Mid Week Comments
Put Up or Shut Up - 02/18/20
Its late February, the time when crops are being harvested in northern
Brazil and getting ready to be harvested in southern Brazil. Argentina's
harvest follows quickly. So called 'experts' are forecasting another
record SAM crop - but if you look at rainfall patterns in Brazil the past
60 days - the odds of a record crop are quickly diminishing.
This is also the time when US farmers make final decisions on crops to
plant in 2020. So far, this has been the winter of discontent for many
farmers - as very few crops project a profit in agriculture when once
again we make decisions on what to plant. Last year, prevent plant was
the most profitable crop!
It has been a difficult past 6 years as prices have stalled out at or
near the bottom of the long term price range the entire time. There has
been very little opportunity to sell at a profit the past 6 years - in
fact breakeven was even an elusive target much of the time. To be
successful, you had to be extremely effective in your sales - selling
essentially the entire crop whenever prices broke above breakeven. Some
years it didn't even happen. Other years, it appeared for only a very
brief time (like less than one month). But that was your opportunity,
and you had to take it when it presented itself.
But nothing lasts forever, and it now may be time to switch gears. In
marketing, typically what worked last year doesn't this year, and that
old strategy to sell at break-even has worked to well in the past, the
entire world of market advisors wants to use it again. But the "times
they are a changin'" as Bob Dylan once wrote. We are seeing signs that
the 6 year old pattern of low prices is about to change. The best part
about that is almost no else sees it happening. So when it does, the
market reaction will be stronger.
Frankly, we wonder why at near 6 year lows - AFTER a breakout in corn and
upside reversals in soybeans (May19) and wheat we don't own even MORE of
past production sold. In fact, with perhaps the best opportunity to own
grain in perhaps 6 years - why shouldn't we own at least 2 years of
production??? As we roll into spring, its highly likely to go up, and
after breakouts last year, the upside potential is quite high and
downside risk minimal when buying at or near lows.
When everyone is bullish, sell!!! In 2012, we sold 3 years of production
when everyone else was bullish at $6.50-$8 corn - >30% profit margins
(the highest I've ever seen) and basically blew every other marketing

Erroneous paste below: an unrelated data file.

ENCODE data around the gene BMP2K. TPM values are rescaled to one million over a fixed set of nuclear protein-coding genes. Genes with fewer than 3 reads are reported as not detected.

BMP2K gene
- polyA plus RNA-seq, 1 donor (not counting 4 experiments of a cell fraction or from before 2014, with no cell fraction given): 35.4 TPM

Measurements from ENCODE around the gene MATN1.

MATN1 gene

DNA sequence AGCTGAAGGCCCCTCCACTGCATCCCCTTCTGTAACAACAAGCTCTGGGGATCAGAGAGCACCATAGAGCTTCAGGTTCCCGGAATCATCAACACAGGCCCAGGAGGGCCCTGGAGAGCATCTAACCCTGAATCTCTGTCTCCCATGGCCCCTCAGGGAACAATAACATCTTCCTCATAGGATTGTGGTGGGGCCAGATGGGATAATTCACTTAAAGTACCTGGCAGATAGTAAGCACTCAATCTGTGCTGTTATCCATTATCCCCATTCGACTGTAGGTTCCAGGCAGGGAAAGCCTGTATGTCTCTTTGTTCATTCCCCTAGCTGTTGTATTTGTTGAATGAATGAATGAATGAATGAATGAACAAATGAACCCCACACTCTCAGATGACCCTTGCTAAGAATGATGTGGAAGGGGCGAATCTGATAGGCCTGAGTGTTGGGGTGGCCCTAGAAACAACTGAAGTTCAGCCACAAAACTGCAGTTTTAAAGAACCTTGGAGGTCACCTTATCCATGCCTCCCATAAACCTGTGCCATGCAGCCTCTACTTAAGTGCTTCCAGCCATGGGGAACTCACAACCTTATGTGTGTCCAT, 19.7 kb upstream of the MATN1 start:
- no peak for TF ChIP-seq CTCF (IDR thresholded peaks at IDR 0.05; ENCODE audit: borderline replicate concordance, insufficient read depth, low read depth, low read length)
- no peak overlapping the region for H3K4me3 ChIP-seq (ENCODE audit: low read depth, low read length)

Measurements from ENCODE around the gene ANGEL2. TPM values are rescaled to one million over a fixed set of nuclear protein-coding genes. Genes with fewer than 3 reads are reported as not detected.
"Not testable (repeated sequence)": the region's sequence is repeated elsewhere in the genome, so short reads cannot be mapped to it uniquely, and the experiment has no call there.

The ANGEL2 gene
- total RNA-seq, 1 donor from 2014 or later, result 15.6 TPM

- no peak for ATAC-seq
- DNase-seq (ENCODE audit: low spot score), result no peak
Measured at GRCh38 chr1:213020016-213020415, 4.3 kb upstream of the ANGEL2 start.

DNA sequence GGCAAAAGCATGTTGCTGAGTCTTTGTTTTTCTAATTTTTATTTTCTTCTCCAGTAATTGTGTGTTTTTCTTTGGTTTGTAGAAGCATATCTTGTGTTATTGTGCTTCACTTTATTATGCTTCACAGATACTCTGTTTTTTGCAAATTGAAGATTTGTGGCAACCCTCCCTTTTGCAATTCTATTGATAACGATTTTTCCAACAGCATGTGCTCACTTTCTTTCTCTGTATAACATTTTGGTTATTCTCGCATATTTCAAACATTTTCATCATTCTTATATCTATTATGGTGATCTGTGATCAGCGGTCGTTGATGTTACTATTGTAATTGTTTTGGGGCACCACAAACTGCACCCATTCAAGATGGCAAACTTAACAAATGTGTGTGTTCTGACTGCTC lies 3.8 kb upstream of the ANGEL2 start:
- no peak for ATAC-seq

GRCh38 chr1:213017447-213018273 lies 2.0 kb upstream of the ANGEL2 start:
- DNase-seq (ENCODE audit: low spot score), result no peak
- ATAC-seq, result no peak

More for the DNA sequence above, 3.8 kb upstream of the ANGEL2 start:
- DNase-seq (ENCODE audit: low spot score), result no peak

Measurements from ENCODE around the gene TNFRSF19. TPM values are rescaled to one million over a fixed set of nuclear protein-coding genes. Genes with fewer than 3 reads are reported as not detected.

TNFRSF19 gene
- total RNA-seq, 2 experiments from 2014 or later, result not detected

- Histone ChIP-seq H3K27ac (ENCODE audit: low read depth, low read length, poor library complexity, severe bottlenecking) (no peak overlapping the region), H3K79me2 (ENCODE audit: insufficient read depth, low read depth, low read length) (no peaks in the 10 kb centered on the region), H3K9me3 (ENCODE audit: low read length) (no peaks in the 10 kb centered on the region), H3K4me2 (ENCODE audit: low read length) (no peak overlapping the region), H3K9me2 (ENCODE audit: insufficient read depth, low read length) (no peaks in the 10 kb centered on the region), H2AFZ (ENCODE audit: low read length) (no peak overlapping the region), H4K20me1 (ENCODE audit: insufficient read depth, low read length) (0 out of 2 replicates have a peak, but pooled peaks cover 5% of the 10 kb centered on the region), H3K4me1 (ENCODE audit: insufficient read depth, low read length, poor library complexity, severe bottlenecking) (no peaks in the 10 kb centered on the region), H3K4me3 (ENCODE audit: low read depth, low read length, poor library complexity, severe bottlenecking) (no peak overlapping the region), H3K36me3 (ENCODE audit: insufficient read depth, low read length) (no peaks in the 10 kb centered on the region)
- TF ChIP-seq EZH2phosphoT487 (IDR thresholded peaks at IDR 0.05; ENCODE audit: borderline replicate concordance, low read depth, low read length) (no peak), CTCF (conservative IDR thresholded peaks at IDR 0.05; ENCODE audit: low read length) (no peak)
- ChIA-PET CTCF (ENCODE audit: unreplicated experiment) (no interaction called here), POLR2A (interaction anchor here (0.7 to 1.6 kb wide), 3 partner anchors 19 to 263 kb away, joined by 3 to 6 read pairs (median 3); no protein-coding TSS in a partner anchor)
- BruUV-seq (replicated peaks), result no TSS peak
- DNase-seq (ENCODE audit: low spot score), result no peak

firm out of the water by selling when everyone was bullish. Now, the
opposite situation exists as everyone is bearish, so why not own 2 years
of production at the lows/beginning of an uptrend??? Buying when
everyone is bearish at the end of a long, 6 year bottom!!?
My market comments last week are worth repeating: "One thing that is
prevalent in 2020 is the negative market attitude that
almost everyone has. Its as if the bottom of the market will last
forever (and we are at the bottom of historical prices), and prices will
never go up. I am taking the opposite view - that prices are already at
the bottom, and there is almost no risk left from these levels at a
tired, 6 year old bottom. The last thing in the world I want to do is
sell now, as you pretty much cement selling at the bottom of the market
if you do. In contrast, I think today might be the best buying
opportunity I have seen in 6 years.
Why am I bullish? I have noticed some positive developments since last
May that I cannot ignore: 1) Soybeans bottomed on monthly charts, with a
upside reversal in May19 that has not been violated to date. In fact,
the uptrend line has held through the past 9 months perfectly. 2) Corn
broke out of a 5 year 'bottom' range last May, projecting improved corn
prices the next 5 years, 3) Trade agreements galore have been approved in
the past 6 months, including Japan, Mexico, Canada, and China - our
biggest trade partners, 4) More trade agreements are likely, including
Phase2 China, the United Kingdom, and the EU. 5) We came off a
disastrous production season last year, with 20 million acres of PP
(almost 10% of corn/soy acreage) and 5% below trend yields in corn and
soybeans. Do we really have plentiful supplies??? 6) Its likely we'll
have 10-20 million acres of PP again in 2020 with some spring adverse
When everyone is bearish, buy!!! That's an old trade rule, and perhaps
the reason it is so successful is it catches everyone leaning the wrong
way. Is that the situation now???"
It may be time to "put up, or shut up" as we used to say at Midway, my
old high school.
Ray can be reached at email@example.com.
Ray is President of Progressive Ag Marketing, Inc., a top Ranked
marketing firm in the country. See http://www.progressiveag.com for
rankings and link to data from Top Producer Magazine and Agweb.com.
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